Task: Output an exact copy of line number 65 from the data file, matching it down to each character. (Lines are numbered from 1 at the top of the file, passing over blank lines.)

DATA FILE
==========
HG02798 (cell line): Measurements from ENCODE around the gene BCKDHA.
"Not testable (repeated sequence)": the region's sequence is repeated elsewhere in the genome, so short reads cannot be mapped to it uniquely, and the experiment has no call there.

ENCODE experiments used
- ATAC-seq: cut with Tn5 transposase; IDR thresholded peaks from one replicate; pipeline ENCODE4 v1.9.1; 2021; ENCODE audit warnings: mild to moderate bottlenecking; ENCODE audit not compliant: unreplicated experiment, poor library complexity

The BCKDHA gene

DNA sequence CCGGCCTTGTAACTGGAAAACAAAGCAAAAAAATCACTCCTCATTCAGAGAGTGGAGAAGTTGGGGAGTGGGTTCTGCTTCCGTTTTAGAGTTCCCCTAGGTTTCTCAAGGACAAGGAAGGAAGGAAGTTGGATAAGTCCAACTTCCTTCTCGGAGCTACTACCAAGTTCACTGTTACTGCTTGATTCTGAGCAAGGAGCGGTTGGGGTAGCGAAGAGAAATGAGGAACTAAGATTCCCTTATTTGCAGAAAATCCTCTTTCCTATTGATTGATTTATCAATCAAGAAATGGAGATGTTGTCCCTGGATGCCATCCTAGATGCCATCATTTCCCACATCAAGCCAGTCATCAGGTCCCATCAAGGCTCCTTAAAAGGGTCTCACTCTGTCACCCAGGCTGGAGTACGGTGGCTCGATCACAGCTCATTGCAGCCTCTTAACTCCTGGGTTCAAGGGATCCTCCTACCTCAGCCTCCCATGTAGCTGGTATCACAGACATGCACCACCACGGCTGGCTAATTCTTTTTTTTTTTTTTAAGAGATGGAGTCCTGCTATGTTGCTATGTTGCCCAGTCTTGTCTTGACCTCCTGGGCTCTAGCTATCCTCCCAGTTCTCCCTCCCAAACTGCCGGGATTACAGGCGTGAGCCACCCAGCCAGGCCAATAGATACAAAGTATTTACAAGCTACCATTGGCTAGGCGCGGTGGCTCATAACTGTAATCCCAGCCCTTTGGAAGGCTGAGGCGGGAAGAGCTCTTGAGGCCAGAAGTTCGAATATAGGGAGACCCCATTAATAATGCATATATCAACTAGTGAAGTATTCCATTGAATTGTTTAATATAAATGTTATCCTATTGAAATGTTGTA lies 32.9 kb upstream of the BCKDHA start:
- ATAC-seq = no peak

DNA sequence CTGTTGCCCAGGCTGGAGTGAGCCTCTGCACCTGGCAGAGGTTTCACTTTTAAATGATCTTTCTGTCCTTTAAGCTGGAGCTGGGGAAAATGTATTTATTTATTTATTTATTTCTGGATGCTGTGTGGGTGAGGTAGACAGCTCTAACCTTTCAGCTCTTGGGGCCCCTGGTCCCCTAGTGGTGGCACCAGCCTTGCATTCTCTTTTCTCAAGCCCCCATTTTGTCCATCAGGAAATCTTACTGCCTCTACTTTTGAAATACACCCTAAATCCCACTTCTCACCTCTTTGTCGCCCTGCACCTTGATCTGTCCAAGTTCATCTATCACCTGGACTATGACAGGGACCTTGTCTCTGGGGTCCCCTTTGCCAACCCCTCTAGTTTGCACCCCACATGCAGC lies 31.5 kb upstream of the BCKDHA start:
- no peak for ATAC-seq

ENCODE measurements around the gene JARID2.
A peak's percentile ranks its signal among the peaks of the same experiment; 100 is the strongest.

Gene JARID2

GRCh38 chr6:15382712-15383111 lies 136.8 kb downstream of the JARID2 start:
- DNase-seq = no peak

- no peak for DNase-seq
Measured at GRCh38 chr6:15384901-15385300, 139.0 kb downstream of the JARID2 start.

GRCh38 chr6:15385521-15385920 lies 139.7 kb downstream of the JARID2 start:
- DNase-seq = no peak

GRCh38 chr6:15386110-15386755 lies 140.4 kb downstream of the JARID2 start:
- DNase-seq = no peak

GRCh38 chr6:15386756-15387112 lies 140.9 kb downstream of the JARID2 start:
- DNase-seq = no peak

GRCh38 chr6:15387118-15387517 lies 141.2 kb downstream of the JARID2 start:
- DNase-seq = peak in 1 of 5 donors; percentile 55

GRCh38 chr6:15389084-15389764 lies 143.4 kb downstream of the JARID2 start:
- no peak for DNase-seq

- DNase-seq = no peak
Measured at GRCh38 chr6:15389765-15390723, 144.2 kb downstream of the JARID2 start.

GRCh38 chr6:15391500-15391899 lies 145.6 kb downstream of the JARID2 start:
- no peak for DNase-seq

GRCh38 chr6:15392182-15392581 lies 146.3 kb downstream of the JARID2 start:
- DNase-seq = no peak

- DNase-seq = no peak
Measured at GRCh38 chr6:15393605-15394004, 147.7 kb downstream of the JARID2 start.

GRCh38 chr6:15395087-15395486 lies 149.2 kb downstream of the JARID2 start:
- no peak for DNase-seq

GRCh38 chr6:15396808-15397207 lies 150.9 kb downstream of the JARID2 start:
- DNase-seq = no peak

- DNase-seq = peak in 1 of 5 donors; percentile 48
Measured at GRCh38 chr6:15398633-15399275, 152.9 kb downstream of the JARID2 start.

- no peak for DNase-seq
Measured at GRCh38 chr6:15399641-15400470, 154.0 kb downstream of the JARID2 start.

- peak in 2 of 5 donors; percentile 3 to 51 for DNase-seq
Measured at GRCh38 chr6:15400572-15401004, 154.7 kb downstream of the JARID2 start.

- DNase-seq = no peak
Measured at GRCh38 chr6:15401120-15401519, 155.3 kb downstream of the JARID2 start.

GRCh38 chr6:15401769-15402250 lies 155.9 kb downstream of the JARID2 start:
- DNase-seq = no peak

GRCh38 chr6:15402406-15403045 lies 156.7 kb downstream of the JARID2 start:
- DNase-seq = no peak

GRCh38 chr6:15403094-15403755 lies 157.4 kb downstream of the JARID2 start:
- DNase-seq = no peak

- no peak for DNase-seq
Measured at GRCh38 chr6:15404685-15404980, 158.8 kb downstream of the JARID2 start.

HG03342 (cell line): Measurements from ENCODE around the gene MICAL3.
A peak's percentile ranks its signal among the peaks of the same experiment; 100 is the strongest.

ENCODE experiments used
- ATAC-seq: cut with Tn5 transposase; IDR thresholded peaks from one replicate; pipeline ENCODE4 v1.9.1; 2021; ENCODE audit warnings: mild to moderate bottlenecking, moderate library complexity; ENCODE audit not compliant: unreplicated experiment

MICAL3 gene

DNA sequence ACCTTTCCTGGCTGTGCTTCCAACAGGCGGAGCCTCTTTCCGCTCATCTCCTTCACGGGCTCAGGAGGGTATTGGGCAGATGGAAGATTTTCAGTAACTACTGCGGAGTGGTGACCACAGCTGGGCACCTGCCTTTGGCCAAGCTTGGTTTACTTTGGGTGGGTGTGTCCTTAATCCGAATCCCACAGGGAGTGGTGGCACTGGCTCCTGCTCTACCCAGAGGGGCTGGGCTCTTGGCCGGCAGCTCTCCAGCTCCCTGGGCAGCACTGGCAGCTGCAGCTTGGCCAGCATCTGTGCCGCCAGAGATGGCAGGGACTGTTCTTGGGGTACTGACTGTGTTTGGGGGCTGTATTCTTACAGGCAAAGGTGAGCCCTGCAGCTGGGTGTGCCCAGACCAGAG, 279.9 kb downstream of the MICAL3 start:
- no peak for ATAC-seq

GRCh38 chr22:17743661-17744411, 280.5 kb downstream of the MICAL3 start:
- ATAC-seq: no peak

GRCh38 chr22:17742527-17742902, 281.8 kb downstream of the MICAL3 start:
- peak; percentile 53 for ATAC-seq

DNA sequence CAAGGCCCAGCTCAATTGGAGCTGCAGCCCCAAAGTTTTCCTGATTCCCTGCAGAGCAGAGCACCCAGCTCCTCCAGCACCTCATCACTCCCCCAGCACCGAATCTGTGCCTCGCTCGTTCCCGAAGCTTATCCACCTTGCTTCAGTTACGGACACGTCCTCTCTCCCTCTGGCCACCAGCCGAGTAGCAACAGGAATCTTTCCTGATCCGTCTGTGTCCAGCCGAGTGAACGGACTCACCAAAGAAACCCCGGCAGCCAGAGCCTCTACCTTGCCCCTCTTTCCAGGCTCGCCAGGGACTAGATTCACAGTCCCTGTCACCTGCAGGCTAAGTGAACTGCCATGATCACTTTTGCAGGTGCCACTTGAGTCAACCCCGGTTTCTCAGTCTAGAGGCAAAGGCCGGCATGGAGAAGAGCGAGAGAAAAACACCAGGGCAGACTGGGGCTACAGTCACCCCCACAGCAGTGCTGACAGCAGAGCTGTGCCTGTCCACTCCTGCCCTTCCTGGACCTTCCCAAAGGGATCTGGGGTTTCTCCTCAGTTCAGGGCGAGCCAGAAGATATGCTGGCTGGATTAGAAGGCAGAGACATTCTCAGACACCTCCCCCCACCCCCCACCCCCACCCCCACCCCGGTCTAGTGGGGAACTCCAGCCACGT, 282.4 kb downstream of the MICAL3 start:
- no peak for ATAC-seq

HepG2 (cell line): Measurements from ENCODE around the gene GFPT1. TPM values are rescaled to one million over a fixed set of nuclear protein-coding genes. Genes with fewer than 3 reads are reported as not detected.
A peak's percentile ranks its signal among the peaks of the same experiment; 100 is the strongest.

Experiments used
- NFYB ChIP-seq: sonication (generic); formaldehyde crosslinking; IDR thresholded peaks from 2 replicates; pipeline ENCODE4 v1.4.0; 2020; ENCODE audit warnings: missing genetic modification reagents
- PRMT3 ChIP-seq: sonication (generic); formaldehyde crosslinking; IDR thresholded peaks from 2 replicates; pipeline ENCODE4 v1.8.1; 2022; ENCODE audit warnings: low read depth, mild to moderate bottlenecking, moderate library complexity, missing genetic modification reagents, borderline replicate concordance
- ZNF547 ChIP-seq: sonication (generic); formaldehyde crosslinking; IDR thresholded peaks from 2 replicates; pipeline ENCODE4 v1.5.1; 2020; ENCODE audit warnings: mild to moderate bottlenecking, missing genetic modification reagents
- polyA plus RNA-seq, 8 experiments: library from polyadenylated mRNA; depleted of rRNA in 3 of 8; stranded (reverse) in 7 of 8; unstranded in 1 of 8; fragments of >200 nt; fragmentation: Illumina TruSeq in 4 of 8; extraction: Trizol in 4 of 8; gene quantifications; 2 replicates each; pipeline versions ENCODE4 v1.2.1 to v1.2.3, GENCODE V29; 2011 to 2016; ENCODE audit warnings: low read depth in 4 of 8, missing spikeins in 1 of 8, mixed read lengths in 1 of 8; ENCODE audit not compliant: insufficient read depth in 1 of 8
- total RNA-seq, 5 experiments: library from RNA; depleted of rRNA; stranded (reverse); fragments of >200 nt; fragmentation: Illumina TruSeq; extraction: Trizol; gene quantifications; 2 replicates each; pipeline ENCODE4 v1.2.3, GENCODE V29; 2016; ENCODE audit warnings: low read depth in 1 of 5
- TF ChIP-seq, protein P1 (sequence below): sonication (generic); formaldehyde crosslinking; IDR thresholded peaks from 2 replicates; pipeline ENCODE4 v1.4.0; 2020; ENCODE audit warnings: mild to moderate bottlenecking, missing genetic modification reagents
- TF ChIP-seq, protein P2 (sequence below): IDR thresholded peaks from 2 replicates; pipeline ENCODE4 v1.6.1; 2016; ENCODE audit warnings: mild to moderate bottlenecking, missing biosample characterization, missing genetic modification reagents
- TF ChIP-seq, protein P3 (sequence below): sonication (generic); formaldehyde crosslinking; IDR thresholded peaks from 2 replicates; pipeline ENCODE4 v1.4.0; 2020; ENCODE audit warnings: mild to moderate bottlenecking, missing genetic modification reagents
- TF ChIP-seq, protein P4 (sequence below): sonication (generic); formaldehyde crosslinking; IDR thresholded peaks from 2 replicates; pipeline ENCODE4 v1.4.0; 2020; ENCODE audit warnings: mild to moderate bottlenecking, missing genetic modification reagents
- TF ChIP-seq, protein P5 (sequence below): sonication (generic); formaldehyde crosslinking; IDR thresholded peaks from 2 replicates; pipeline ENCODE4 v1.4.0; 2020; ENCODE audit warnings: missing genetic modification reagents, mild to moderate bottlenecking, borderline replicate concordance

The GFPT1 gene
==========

- peak; percentile 53 for ATAC-seq